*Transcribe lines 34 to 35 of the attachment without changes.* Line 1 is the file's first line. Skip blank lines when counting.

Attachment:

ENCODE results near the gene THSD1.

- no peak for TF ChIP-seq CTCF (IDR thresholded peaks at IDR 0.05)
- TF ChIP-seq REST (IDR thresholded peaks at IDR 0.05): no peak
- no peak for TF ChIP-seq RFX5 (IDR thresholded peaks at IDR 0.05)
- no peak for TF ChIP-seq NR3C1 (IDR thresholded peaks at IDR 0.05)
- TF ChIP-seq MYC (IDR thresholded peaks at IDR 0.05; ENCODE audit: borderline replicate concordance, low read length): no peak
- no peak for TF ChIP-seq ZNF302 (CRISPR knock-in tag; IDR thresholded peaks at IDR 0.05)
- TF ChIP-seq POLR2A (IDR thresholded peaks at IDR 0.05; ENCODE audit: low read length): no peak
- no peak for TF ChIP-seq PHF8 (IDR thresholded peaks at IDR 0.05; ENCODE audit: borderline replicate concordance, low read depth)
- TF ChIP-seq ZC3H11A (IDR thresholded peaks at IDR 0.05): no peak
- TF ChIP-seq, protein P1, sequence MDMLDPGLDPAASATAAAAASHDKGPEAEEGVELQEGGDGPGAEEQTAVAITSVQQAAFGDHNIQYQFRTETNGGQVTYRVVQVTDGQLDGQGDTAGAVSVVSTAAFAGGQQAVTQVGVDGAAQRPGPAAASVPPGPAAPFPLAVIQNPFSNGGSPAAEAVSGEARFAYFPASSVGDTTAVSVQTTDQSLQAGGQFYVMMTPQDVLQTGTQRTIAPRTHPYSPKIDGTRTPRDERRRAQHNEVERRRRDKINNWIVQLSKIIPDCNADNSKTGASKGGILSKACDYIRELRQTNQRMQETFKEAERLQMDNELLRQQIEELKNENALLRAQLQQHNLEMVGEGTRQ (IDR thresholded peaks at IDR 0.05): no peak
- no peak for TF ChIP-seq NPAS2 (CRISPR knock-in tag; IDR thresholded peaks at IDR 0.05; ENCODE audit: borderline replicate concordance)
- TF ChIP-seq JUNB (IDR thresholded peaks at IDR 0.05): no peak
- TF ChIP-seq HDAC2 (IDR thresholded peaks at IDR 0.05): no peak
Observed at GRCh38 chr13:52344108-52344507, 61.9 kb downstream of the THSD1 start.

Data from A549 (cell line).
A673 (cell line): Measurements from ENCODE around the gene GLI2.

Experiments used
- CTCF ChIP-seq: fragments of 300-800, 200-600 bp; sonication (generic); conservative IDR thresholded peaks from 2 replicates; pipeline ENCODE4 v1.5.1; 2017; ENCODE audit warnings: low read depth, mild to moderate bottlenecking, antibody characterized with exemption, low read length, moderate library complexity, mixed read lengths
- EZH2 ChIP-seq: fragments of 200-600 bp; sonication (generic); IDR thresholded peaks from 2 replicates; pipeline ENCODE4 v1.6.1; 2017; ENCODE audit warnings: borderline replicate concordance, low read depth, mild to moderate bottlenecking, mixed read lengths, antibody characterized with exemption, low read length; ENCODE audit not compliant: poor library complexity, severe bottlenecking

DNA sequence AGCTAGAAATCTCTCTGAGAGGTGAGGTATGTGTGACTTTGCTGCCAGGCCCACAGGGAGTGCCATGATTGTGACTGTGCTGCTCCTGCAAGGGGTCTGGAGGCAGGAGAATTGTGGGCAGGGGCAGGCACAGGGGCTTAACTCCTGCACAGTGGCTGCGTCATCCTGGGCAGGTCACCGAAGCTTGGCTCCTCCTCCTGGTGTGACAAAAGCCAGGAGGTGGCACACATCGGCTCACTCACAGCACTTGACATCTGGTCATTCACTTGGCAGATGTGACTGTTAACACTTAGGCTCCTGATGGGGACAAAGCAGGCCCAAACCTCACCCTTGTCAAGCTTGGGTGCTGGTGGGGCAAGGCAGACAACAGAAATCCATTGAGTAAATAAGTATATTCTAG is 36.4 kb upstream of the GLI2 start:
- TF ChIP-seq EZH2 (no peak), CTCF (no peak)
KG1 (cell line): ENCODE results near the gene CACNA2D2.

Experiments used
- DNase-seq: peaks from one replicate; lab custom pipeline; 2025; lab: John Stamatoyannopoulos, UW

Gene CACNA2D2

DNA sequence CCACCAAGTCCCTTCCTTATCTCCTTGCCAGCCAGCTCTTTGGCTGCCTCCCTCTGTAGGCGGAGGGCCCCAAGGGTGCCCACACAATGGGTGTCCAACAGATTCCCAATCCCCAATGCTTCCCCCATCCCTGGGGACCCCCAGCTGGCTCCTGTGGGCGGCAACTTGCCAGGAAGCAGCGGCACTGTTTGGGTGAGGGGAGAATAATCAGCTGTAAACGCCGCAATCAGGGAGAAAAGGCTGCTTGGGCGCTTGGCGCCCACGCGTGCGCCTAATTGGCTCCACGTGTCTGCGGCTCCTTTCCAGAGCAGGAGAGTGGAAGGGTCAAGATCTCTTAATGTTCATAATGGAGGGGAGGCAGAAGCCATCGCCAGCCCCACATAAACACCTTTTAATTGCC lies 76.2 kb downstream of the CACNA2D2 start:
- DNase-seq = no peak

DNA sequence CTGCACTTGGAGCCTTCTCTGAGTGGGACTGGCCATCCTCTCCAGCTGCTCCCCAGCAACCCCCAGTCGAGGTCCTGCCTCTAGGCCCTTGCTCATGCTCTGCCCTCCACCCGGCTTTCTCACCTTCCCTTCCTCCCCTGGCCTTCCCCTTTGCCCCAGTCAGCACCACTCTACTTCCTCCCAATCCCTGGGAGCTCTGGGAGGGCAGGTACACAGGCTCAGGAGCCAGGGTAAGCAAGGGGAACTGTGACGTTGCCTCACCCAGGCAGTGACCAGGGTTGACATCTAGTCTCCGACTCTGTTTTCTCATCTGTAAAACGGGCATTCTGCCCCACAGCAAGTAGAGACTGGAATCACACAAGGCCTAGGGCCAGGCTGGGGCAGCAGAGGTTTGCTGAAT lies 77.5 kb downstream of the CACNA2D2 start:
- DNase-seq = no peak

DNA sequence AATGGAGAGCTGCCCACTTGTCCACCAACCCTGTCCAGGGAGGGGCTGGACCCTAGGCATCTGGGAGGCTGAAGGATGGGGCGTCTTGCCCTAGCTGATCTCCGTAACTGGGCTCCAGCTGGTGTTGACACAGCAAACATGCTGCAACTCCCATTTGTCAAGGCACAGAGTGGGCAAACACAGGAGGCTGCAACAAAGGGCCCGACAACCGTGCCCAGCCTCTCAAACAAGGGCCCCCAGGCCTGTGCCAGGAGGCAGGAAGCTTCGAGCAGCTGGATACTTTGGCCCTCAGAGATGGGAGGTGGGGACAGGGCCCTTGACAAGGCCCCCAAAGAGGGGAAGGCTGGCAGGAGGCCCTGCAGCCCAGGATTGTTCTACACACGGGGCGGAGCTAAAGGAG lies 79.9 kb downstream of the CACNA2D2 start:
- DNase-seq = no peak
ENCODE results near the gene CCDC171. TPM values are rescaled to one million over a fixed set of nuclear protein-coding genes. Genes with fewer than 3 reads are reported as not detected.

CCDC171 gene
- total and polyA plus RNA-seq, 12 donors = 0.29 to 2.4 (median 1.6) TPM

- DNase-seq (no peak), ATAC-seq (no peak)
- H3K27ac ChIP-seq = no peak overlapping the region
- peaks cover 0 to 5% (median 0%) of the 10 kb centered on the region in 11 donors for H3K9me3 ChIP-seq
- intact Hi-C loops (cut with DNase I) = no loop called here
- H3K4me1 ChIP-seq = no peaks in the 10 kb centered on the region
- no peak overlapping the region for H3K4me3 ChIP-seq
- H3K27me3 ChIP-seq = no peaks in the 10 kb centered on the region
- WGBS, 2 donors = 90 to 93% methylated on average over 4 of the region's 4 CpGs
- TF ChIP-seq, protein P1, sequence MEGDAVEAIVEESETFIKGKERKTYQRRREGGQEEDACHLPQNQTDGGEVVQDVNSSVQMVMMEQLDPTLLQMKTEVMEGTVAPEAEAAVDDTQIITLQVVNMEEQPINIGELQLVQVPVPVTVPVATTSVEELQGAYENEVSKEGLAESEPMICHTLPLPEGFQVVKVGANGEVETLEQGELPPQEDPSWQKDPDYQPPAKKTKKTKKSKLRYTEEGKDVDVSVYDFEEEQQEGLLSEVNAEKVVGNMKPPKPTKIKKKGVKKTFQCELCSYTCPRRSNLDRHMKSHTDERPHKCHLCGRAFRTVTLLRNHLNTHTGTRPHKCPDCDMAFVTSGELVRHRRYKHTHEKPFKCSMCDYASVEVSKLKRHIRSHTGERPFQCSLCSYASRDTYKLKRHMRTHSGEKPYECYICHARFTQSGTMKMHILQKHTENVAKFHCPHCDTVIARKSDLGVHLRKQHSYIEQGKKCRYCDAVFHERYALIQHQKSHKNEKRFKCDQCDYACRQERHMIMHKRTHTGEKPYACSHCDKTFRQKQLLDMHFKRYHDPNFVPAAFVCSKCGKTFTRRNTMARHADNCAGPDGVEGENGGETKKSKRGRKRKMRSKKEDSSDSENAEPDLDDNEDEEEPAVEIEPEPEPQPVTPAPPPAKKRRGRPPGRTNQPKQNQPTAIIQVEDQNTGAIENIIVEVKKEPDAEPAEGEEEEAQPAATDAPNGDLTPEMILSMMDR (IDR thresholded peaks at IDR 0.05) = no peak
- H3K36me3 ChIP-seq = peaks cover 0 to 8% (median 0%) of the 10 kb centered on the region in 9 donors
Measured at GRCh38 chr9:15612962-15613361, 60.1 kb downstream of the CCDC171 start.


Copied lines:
CCDC171 gene
- total and polyA plus RNA-seq, 12 donors = 0.29 to 2.4 (median 1.6) TPM